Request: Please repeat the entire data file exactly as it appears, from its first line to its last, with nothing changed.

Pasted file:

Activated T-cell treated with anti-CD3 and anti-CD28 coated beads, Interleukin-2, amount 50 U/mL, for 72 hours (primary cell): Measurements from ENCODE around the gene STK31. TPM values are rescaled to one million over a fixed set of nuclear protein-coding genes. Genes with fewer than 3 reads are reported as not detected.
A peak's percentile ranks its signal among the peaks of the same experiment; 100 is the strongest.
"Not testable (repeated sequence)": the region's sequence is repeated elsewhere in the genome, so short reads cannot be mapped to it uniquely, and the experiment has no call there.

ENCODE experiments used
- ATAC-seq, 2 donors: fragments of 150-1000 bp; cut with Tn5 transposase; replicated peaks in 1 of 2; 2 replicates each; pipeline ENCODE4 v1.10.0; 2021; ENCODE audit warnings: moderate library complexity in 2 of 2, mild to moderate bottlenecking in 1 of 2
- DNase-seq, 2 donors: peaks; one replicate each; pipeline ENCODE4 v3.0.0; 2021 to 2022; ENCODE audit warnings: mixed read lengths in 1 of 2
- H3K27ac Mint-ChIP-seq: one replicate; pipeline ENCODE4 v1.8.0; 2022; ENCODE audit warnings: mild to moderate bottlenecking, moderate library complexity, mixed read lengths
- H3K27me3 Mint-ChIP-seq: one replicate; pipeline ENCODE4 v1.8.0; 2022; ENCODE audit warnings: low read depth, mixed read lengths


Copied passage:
Activated T-cell treated with anti-CD3 and anti-CD28 coated beads, Interleukin-2, amount 50 U/mL, for 72 hours (primary cell): Measurements from ENCODE around the gene STK31. TPM values are rescaled to one million over a fixed set of nuclear protein-coding genes. Genes with fewer than 3 reads are reported as not detected.
A peak's percentile ranks its signal among the peaks of the same experiment; 100 is the strongest.
"Not testable (repeated sequence)": the region's sequence is repeated elsewhere in the genome, so short reads cannot be mapped to it uniquely, and the experiment has no call there.

ENCODE experiments used
- ATAC-seq, 2 donors: fragments of 150-1000 bp; cut with Tn5 transposase; replicated peaks in 1 of 2; 2 replicates each; pipeline ENCODE4 v1.10.0; 2021; ENCODE audit warnings: moderate library complexity in 2 of 2, mild to moderate bottlenecking in 1 of 2
- DNase-seq, 2 donors: peaks; one replicate each; pipeline ENCODE4 v3.0.0; 2021 to 2022; ENCODE audit warnings: mixed read lengths in 1 of 2
- H3K27ac Mint-ChIP-seq: one replicate; pipeline ENCODE4 v1.8.0; 2022; ENCODE audit warnings: mild to moderate bottlenecking, moderate library complexity, mixed read lengths
- H3K27me3 Mint-ChIP-seq: one replicate; pipeline ENCODE4 v1.8.0; 2022; ENCODE audit warnings: low read depth, mixed read lengths